Evie Magazine media bias rating is Lean Right.

Evie Magazine has a Lean Right bias.

The rating is the result of a March 2020 independent review that found a conservative lean in story choice.

A May 2021 independent review confirmed the Lean Right rating. Our reviewer found Evie largely publishes opinion-style pieces that are focused on encouraging traditional values and historic virtues in culture, relationships and lifestyle. The content typically stands against progressive feminism and encourages marriage, monogamy, traditional family values, and purposeful dating. Content is critical of porn, hook-up culture, socialism/communism, and the birth control pill, instead advocating for natural planning methods. Evie typically advocates for Eastern medicinal approaches over Western approaches, embracing preventative medicine and a holistic approach to health rather than pharmaceuticals.

AllSides Director of Marketing Julie Mastrine writes for Evie Magazine as of October 2020.

Evie's Self-Proclaimed Bias

Evie founder Brittany Martinez wrote about the founding of Evie in an article for Quillette magazine, saying it was borne from the question, "What if there were a conservative Cosmo?":

"For decades, magazines have sold women countless lies about sex, emotional fulfillment and health issues—usually under the guise of “empowerment.” They prey on women’s insecurities by normalizing unhealthy extremes (first it was borderline anorexia, now it’s obesity). They encourage casual sex and lie to readers about its emotional ramifications. They tell women they’ll be unhappy with a husband and kids but fulfilled working for a male boss at a big corporation. They laud celebrities who aren’t good role models, turned Hillary Clinton into an object of worship, and attack or ignore women who don’t share their views.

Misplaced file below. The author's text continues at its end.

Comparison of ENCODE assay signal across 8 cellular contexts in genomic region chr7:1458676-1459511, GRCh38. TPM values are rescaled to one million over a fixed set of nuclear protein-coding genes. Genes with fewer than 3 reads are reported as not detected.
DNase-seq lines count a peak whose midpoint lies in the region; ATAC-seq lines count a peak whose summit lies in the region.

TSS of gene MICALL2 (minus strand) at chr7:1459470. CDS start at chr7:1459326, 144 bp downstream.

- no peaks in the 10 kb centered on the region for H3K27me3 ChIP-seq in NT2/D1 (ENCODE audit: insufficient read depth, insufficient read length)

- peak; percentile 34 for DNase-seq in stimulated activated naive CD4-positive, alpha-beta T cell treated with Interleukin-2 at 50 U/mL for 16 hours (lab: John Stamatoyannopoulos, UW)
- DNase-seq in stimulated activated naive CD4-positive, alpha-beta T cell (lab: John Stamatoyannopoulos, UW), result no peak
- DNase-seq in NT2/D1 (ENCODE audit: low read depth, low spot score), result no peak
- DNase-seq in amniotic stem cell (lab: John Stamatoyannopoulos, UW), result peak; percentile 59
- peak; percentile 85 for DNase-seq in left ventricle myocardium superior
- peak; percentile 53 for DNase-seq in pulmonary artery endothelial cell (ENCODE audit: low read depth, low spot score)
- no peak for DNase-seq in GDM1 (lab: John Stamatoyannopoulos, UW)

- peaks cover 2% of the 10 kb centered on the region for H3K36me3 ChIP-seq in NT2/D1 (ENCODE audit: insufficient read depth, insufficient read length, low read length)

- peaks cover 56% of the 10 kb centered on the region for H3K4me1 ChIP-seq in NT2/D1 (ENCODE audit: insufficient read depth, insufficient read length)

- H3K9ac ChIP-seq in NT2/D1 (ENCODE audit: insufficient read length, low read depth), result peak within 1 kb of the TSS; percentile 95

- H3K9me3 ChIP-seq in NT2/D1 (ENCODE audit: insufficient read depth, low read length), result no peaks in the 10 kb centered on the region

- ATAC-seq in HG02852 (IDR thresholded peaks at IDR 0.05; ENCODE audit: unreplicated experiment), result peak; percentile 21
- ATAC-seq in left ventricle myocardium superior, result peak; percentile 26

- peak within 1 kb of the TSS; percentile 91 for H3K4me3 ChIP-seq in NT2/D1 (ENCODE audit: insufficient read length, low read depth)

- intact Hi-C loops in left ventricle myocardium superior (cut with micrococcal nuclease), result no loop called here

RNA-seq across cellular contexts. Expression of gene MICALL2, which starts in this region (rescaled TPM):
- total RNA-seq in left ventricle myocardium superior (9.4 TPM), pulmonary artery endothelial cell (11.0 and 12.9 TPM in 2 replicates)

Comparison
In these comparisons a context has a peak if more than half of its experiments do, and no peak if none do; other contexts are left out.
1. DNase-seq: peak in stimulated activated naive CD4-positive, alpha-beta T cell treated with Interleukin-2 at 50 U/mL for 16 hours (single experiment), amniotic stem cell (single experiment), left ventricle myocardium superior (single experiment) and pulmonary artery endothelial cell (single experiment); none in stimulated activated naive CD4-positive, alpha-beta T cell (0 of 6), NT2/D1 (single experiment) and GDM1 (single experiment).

For decades, women’s publications have tried to convince women they can be just like men, instead of celebrating femininity and what makes women wonderfully unique. It was this gap in the market that made me and my colleagues wonder: “What if there were a conservative Cosmo?”

Writing about whether Evie is "feminist," Martinez says,

Is Evie “feminist”? That depends on your definition of feminism. The reality is, modern feminism in its doctrinaire form isn’t popular. Many women realize that, at its core, progressive third-wave feminism can express itself as a form of self-hatred: a rejection of our feminine beauty, unique gifts and the natural role we play in our communities. In effect, it seeks to turn first-rate women into second-rate men. Paradoxically, this movement also is suffused with negative and condescending attitudes toward masculinity, whereas Evie readers love their men, and are thankful for the protection and sacrifice that men often have been called upon to deliver throughout history.

She continues:

The women of Evie are socially and ethnically diverse. We’re free thinkers, unbeholden to any political doctrine. We’re “conservative” to the extent we generally believe in hard work and refuse to play the victim. But we also believe in having compassion for the less fortunate. We believe in science, not bought-and-paid-for policy propaganda, and that we should be responsible stewards of our planet. We believe we should judge each other by our virtue, not shallow appearances or the color of our skin. We think that selfless love is the most important virtue, especially in our personal relationships; and, when it comes to society as a whole, justice comes in as a close second. We believe in the rule of law and in due process—which means that, no, not every woman should automatically be “believed.”

About Evie Magazine

Evie Magazine is an online magazine founded in 2019. According to the site's About Page, Evie Magazine is "the next-generation digital publication for young women by women covering the most interesting and important subjects of our lives. [It's] mission is to empower, educate, and entertain you with the highest quality content that affirms your femininity, encourages virtue, and offers a more truthful perspective than the biased agenda of other publications."